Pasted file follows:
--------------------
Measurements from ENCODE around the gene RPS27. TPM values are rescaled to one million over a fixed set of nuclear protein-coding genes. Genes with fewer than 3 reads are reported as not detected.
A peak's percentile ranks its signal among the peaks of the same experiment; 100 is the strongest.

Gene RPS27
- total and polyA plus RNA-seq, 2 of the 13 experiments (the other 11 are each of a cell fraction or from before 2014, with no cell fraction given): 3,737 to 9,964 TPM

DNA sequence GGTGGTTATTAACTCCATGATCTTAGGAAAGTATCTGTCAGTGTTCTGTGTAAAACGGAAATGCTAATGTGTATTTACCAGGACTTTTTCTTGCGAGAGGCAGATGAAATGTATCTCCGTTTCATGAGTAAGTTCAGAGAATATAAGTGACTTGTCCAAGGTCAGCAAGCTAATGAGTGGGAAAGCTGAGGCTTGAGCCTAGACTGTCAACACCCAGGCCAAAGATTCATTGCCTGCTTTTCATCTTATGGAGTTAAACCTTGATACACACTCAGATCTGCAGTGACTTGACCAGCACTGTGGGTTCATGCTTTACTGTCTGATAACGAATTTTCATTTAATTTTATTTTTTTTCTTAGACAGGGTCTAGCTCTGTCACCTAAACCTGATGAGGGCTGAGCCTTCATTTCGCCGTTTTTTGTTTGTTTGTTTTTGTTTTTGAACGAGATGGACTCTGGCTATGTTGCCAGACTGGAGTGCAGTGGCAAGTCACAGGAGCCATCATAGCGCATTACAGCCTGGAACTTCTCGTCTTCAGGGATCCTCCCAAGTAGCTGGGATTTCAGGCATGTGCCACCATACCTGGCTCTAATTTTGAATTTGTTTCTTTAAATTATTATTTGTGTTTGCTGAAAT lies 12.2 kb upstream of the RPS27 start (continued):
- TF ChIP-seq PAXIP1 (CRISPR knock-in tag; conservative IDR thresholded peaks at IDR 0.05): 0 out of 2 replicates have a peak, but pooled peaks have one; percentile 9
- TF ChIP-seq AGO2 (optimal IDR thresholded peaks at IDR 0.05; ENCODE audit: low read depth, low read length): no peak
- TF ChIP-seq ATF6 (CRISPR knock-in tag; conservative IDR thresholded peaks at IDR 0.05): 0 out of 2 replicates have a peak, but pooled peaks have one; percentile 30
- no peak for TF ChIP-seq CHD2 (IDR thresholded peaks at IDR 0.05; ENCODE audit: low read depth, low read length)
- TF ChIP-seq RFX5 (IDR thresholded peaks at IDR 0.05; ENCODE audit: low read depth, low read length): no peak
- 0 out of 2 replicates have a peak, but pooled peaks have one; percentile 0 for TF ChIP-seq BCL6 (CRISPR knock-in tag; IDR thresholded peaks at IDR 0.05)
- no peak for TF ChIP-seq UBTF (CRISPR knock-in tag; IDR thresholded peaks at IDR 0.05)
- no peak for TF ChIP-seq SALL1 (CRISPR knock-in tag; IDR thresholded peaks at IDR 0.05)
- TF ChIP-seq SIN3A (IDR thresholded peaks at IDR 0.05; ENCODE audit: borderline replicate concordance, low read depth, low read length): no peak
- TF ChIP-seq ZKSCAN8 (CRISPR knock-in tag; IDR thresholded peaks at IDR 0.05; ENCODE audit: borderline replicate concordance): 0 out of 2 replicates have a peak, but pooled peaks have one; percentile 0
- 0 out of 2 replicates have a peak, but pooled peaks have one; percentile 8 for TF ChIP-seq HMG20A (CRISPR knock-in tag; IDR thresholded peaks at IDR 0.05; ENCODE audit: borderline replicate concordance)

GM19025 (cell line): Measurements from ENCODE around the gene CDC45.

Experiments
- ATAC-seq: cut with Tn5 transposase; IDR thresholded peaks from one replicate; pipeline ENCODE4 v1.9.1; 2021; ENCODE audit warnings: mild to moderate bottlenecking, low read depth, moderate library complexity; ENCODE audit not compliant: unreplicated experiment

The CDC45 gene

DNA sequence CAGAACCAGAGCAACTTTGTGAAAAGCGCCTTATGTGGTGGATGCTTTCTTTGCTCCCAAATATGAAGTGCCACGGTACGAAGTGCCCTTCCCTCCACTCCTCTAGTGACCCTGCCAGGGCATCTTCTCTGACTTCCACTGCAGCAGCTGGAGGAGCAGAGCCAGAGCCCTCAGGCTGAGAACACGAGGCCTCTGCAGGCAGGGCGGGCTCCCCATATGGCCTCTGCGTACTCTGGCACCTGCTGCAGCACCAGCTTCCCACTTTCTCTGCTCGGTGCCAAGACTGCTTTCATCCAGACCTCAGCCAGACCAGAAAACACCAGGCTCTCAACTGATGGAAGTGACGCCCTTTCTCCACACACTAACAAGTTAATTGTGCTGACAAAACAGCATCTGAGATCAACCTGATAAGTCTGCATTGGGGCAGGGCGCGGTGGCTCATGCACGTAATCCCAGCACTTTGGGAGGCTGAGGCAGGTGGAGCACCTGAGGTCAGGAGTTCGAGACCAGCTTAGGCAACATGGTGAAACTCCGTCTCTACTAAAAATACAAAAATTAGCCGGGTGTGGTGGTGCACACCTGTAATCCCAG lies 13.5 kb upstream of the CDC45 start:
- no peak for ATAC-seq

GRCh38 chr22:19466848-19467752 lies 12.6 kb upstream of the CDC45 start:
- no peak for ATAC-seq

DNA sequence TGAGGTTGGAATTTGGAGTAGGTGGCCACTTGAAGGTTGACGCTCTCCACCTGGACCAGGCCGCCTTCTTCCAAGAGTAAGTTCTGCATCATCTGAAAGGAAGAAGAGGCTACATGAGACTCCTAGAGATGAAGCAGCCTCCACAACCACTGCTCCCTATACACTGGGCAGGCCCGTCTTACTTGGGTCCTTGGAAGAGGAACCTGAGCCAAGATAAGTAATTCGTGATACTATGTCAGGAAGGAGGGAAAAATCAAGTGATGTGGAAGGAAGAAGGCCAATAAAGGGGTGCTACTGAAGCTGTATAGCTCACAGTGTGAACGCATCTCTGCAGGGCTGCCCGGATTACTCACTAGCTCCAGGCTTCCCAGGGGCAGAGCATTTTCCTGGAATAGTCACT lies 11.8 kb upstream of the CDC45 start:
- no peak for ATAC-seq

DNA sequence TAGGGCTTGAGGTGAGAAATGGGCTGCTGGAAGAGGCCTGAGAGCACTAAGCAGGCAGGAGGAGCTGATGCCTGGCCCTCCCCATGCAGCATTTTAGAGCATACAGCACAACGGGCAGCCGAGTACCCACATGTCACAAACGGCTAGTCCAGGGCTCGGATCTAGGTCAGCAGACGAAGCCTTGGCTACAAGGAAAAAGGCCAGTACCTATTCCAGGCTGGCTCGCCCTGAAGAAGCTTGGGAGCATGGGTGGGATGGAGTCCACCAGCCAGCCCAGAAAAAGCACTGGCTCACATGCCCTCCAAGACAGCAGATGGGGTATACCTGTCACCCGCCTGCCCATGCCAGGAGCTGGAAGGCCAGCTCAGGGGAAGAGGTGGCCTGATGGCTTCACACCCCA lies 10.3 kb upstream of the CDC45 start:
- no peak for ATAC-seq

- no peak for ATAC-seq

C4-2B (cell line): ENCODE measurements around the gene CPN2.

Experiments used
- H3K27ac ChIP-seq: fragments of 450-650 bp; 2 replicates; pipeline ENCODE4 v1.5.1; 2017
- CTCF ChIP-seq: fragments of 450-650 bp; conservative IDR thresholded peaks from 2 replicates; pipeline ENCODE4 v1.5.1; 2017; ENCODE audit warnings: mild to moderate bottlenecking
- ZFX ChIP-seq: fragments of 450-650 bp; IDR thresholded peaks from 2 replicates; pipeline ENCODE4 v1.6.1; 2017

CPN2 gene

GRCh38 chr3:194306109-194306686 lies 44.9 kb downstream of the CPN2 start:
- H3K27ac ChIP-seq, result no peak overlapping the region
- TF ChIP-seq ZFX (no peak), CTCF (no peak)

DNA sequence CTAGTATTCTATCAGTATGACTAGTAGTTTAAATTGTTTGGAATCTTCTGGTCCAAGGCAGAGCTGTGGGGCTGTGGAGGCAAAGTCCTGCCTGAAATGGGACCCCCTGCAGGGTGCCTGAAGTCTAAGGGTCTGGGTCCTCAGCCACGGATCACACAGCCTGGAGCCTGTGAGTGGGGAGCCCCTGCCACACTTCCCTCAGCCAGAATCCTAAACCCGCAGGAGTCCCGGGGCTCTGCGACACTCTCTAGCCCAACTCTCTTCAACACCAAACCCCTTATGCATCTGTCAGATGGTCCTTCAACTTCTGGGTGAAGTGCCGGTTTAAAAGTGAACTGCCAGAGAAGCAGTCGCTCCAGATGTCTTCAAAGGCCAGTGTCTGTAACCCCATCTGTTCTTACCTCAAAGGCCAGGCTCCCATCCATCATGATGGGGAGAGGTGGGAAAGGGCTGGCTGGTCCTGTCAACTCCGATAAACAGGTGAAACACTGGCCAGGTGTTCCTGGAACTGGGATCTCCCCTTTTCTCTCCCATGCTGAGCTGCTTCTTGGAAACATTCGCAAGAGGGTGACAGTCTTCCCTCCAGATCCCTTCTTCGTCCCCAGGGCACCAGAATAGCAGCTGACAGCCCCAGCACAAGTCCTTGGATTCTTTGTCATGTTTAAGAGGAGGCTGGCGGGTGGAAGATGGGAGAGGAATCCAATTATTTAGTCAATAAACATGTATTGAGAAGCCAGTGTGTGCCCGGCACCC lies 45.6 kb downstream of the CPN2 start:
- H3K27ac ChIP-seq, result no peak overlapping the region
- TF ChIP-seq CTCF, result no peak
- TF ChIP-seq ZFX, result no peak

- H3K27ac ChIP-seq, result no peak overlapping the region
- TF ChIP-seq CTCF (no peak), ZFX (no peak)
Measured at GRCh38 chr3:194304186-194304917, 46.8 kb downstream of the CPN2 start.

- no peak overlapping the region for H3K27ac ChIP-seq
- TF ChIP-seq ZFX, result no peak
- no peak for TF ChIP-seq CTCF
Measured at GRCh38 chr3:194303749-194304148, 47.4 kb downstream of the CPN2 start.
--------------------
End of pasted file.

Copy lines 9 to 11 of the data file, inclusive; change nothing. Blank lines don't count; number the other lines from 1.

- no peak for TF ChIP-seq CHD2 (IDR thresholded peaks at IDR 0.05; ENCODE audit: low read depth, low read length)
- TF ChIP-seq RFX5 (IDR thresholded peaks at IDR 0.05; ENCODE audit: low read depth, low read length): no peak
- 0 out of 2 replicates have a peak, but pooled peaks have one; percentile 0 for TF ChIP-seq BCL6 (CRISPR knock-in tag; IDR thresholded peaks at IDR 0.05)